OBJECTIVES: To examine the illness attitudes and beliefs known to be associated with abnormal illness behaviour (where symptoms are present in excess of objective signs and pathology) in elite middle and long distance runners, in comparison with non-athlete controls. METHODS: A total of 150 athletes were surveyed using the illness behaviour questionnaire as an instrument to explore the psychological attributes associated with abnormal illness behaviour. Subjects also completed the general health questionnaire as a measure of psychiatric morbidity. A control group of 150 subjects, matched for age, sex, and social class, were surveyed using the same instruments. RESULTS: A multivariate analysis of illness behaviour questionnaire responses showed that the athletes' group differed significantly from the control group (Hotelling's T: Exact F = 2.68; p = 0.01). In particular, athletes were more somatically focused (difference between means -0.27; 95% confidence interval -0.50 to -0.03) and more likely to deny the impact of stresses in their life (difference between means 0.78; 95% confidence interval 0.31 to 1.25). Athletes were also higher scorers on the Whiteley Index of Hypochondriasis (difference between means 0.76; 95% confidence interval 0.04 to 1.48). There were no differences in the levels of psychiatric morbidity between the two groups. CONCLUSIONS: The illness attitudes and beliefs of athletes differ from those of a well matched control population. The origin of these psychological attributes is not clear but those who treat athletes need to be aware of them.  (+info)

Provider attitudes toward dispensing emergency contraception in Michigan's Title X programs.(3/12010)

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T(4/12010)

he pill in Japan: will approval ever come?  (+info)

Placebo medication use in patient care: a survey of medical interns. (5/12010)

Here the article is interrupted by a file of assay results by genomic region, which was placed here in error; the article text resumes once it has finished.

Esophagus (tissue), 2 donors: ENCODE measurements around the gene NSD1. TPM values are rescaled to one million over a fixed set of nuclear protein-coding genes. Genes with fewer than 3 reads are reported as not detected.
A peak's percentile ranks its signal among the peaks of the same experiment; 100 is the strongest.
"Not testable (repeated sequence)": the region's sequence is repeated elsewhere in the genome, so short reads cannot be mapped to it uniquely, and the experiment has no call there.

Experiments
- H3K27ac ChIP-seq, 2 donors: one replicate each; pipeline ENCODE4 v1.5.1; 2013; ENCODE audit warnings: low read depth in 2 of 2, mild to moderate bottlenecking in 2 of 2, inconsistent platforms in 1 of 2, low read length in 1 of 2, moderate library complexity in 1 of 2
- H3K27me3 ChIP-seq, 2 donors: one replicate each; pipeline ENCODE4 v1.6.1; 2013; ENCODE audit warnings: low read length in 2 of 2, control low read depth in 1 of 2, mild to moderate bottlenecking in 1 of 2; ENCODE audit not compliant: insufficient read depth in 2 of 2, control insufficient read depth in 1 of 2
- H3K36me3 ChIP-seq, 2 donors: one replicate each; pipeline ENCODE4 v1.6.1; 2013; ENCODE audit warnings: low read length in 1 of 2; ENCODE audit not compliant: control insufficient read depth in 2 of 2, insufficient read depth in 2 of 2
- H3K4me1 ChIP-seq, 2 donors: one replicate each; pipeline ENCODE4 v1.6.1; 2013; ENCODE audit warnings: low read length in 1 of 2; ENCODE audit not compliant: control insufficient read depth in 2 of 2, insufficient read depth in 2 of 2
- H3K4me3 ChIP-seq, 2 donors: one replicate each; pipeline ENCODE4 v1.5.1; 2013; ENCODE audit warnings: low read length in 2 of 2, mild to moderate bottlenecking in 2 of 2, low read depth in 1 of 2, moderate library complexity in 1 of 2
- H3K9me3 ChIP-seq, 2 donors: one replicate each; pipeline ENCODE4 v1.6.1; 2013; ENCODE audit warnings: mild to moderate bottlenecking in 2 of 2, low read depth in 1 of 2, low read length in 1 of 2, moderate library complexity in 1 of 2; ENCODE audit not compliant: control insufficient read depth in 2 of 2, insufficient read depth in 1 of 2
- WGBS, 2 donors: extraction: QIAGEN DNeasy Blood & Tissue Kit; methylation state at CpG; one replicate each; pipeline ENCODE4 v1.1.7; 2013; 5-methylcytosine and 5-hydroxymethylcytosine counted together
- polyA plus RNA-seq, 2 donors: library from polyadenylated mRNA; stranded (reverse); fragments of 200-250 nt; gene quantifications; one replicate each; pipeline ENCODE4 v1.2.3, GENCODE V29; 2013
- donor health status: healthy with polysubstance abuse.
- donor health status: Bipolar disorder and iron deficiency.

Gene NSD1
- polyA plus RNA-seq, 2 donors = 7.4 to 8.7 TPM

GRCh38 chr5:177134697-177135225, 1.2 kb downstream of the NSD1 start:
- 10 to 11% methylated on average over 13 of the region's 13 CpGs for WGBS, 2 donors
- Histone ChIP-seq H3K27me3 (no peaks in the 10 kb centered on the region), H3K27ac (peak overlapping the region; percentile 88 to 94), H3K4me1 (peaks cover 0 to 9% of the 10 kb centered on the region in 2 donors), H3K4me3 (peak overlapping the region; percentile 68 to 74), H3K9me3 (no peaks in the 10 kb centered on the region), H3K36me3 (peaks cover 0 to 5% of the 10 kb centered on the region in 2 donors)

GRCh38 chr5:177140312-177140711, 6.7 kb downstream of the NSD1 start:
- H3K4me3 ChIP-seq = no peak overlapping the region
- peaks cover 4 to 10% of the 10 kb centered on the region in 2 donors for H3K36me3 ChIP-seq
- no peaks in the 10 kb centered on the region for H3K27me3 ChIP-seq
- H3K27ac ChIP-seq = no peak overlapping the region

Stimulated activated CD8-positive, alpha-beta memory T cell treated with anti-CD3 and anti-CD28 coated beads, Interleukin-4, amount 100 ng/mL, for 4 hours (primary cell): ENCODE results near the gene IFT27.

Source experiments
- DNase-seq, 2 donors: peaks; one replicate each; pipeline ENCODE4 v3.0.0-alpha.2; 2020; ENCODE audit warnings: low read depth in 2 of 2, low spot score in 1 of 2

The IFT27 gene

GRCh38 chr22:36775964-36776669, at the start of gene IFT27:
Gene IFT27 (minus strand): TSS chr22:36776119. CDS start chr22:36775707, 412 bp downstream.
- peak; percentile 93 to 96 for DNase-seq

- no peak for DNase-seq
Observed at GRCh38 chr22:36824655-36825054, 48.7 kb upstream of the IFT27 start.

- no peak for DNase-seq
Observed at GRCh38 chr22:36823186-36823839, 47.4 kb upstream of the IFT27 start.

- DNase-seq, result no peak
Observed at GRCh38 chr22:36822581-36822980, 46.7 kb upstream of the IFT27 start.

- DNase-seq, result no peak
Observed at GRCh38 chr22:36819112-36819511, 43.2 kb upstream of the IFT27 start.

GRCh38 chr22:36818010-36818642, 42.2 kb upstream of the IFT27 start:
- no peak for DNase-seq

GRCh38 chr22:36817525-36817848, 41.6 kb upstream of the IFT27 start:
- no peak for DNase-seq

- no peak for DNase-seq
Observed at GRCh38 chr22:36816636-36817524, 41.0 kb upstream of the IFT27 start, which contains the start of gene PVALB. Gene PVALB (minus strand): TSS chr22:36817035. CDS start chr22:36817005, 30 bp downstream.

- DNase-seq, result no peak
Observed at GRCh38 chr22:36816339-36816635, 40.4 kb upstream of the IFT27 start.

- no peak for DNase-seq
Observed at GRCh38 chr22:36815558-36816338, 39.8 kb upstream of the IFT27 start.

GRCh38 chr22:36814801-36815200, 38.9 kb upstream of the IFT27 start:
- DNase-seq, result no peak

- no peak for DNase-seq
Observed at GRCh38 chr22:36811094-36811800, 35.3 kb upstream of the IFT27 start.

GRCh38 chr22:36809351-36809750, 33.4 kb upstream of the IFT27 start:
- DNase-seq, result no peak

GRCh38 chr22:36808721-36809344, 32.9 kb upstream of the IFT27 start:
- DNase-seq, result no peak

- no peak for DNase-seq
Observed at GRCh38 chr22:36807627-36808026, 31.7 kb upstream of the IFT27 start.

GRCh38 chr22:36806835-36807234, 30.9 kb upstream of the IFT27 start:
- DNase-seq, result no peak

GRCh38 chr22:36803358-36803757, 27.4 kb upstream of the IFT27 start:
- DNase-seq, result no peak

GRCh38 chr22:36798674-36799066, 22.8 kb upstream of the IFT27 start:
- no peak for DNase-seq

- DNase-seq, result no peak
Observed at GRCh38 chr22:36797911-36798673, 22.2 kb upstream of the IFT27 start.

The use of placebo medication, long recognized by clinicians, often has serious practical implications, such as patient deception. Past evidence has suggested that resident physicians tend to misuse placebo medication. Interns from two consecutive years of a residency program were surveyed anonymously to assess their knowledge and use of placebos. Of the 74 interns surveyed, 44 (59%) were familiar with placebo use in patient care. Fifty percent of these interns familiar with placebo use had learned about placebos from another physician. All interns who had learned about placebos during their internships had learned from another physician, whereas interns who had gained their knowledge of placebos as medical students were as likely to have learned from the medical literature as they were to have learned from a physician (P = 0.027). Interns aware of placebo use were more likely to consider placebo administration for suspected, factitious pain (P = 0.022). The present study uncovered no relationship between interns' estimations of placebo efficacy and the utility they attributed to placebos in assessing a complaint of pain. This suggests that conceptual inconsistencies underlie their use of placebos. Interns often learn of placebos as medical students and are influenced by physician-mentors. Placebo use in patient care is an area of attention for medical educators.  (+info)